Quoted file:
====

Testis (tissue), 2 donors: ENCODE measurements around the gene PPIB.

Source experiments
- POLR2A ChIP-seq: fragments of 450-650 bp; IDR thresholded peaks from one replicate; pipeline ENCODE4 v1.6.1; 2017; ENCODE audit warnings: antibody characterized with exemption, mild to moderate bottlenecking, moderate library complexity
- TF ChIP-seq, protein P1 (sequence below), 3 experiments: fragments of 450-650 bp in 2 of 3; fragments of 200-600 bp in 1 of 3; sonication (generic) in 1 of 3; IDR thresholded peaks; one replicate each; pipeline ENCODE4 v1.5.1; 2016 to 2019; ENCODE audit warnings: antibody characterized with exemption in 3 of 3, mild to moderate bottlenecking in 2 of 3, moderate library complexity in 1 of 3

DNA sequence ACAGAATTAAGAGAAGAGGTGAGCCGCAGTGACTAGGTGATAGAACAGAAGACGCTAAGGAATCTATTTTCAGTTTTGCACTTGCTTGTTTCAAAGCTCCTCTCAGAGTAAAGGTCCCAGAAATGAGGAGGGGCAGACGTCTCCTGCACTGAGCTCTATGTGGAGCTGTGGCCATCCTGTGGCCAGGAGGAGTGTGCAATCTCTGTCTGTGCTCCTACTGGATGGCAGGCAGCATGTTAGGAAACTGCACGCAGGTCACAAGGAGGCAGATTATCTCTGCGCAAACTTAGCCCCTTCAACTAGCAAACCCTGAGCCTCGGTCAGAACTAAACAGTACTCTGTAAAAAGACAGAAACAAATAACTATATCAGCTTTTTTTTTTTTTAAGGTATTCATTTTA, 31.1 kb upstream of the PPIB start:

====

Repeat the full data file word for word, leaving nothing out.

Testis (tissue), 2 donors: ENCODE measurements around the gene PPIB.

Source experiments
- POLR2A ChIP-seq: fragments of 450-650 bp; IDR thresholded peaks from one replicate; pipeline ENCODE4 v1.6.1; 2017; ENCODE audit warnings: antibody characterized with exemption, mild to moderate bottlenecking, moderate library complexity
- TF ChIP-seq, protein P1 (sequence below), 3 experiments: fragments of 450-650 bp in 2 of 3; fragments of 200-600 bp in 1 of 3; sonication (generic) in 1 of 3; IDR thresholded peaks; one replicate each; pipeline ENCODE4 v1.5.1; 2016 to 2019; ENCODE audit warnings: antibody characterized with exemption in 3 of 3, mild to moderate bottlenecking in 2 of 3, moderate library complexity in 1 of 3

DNA sequence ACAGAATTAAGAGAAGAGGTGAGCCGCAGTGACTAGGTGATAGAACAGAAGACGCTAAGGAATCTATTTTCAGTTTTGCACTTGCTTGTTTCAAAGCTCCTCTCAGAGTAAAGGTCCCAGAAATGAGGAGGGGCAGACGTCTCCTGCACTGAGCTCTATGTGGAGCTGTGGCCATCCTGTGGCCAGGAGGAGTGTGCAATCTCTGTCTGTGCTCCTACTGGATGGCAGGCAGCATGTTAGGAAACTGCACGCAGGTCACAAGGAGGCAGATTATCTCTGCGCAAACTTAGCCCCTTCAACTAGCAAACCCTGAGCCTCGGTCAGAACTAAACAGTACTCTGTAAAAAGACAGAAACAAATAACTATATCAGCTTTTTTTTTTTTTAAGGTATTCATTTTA, 31.1 kb upstream of the PPIB start: